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# Horsepower

The horsepower (hp) is the name of several non-metric units of power. In scientific discourse the horsepower is rarely used due to the various definitions and the existence of an SI unit for power, the watt (W). However, the idea of horsepower persists as a handy term in many languages, particularly in the automotive industry for listing the maximum power of internal-combustion engines.

The various types of horsepower are:

hp According to the most common definition of horsepower, one horsepower is defined as exactly:

1 hp = 745.69987158227022 W

The horsepower was first used by James Watt during a business venture where his steam engines substituted horses. It was defined that a horse can lift 33,000 pounds with a speed of 1 foot per minute: 33,000 ft·lb·min-1. (This is equivalent to approximately 15,000 kg at 30 cm.)

RAC horsepower This measure was instituted by the Royal Automobile Club[?] in Britain and used to denote the power of early 20th century British cars. Many cars hence had names such as "40/50hp", which indicated the RAC figure followed by the true measured power.

RAC horsepower cannot be given as a proportion to metric power. Instead, it is derived from dimensions of the engine and certain assumptions about engine efficiency. When invented, it gave a rough guide to its true power rating; as new engines were designed with ever-increasing efficiency, it was no longer a useful measure, but was kept in use by UK regulations which used the rating for tax purposes.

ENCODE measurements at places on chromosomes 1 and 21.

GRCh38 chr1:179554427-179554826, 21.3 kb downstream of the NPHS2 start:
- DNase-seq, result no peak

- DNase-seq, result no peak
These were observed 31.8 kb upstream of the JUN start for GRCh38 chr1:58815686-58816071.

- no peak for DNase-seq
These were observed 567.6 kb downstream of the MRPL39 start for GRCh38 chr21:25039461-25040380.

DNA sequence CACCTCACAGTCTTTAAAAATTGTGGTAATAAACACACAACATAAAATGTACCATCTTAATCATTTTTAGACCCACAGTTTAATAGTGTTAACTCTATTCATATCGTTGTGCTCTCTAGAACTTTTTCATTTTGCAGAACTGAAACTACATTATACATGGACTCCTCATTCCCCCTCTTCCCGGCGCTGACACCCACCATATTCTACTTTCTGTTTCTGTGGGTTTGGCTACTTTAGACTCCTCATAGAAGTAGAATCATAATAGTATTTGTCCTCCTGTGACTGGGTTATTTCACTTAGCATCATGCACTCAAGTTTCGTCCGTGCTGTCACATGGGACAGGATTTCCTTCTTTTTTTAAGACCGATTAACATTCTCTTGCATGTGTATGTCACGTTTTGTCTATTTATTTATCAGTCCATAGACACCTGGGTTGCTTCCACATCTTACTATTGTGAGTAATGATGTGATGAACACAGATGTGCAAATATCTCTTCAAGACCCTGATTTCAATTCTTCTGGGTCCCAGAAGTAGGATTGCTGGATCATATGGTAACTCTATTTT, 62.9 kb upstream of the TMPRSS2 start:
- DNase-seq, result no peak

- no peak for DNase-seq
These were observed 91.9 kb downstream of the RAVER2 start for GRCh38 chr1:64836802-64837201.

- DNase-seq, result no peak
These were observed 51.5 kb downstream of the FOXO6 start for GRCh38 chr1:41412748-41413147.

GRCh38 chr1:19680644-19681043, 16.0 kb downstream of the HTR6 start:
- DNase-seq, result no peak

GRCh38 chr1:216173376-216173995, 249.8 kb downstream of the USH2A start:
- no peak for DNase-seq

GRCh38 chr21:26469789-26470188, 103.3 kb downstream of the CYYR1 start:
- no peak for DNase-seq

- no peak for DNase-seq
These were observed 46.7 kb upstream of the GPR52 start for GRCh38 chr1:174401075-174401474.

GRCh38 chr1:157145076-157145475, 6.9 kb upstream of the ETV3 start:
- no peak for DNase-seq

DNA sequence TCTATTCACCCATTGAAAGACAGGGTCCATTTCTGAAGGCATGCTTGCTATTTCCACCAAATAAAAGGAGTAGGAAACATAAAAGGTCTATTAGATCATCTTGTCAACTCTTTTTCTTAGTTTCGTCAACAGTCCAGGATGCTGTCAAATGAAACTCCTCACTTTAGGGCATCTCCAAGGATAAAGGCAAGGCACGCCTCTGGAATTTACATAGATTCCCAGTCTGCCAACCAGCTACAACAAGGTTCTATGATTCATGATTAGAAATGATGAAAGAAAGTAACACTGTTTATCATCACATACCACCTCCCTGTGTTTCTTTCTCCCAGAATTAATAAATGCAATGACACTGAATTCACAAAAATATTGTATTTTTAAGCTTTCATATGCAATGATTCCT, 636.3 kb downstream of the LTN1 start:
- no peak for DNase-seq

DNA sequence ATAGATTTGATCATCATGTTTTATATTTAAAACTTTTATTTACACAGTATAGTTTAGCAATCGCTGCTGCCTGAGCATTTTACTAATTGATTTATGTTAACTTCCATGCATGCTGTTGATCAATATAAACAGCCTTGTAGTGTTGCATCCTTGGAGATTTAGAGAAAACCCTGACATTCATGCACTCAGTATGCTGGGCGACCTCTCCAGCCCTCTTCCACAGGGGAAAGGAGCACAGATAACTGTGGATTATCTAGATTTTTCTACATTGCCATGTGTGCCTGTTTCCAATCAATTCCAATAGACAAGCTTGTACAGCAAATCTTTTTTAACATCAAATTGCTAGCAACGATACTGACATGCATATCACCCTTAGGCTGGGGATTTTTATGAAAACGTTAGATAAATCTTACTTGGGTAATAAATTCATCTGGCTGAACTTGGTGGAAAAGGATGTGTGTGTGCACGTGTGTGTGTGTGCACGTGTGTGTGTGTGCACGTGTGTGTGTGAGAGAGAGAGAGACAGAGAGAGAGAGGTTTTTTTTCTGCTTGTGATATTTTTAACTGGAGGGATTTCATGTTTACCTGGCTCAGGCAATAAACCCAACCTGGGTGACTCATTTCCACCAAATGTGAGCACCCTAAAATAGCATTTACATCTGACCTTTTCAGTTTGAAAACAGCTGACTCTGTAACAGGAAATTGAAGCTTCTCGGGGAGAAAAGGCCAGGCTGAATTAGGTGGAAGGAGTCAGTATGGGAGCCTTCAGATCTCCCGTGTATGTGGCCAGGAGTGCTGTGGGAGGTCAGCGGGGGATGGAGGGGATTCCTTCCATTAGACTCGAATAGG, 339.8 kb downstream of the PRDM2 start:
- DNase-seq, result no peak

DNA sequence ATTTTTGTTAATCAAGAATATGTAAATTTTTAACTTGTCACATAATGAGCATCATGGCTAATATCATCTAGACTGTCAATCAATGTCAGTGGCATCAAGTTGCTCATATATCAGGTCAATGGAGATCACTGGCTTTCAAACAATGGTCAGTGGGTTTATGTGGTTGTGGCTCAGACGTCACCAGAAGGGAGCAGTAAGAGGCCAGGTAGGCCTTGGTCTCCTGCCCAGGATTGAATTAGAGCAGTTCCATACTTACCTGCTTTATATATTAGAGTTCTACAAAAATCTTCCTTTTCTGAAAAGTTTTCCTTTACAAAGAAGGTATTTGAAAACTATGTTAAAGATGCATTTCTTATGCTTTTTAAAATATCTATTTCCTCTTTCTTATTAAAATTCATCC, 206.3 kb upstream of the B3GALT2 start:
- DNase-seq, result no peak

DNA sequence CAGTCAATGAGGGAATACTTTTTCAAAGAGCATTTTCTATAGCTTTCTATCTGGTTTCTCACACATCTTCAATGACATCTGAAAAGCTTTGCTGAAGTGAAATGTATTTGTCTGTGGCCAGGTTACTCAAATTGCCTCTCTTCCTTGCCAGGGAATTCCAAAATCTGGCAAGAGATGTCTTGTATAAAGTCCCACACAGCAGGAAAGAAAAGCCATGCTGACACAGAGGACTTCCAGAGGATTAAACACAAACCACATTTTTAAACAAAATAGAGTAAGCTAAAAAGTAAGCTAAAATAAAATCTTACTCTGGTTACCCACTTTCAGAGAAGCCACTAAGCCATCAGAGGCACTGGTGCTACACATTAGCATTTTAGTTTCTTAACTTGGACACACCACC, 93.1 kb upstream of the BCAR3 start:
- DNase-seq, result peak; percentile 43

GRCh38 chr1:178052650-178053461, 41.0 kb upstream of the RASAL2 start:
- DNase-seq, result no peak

[itex]RAC h.p. = {D^2 * n}/2.5[/itex]

D is the diameter (or bore) of the cylinder in inches
n is the number of cylinders

This unit (German: Pferdestärke = horse strength) is still commonly used in Germany and central Europe, although not an lawful unit any more. It is defined by the Physikalisch-Technische Bundesanstalt (PTB) in Braunschweig as:

1 PS = 735.49875 W

A French unit for tax horsepower.

This is a French unit, short for cheval vapeur. Some sources give it as 735.5 W, but it is generally used interchangeably with the German 'PS'.

Brake horsepower was a term commonly used before the 1970s in the USA, and is still common in the UK. It indicates the brake, the device for measuring the true power of the engine. Stating power in 'bhp' gives some indication this is a true reading, rather than a calculated or predicted one. However, several manufacturers started to strip their engines of essential ancilliaries for the purposes of getting a high horsepower figure to use in marketing the car.

In the USA the term fell into disuse after the American Society of Automotive Engineers (SAE) recommended manufacturers use "hp (SAE)" to indicate the power of the engine, given that particular car's complete engine installation. The British market seemed not to need the correction.

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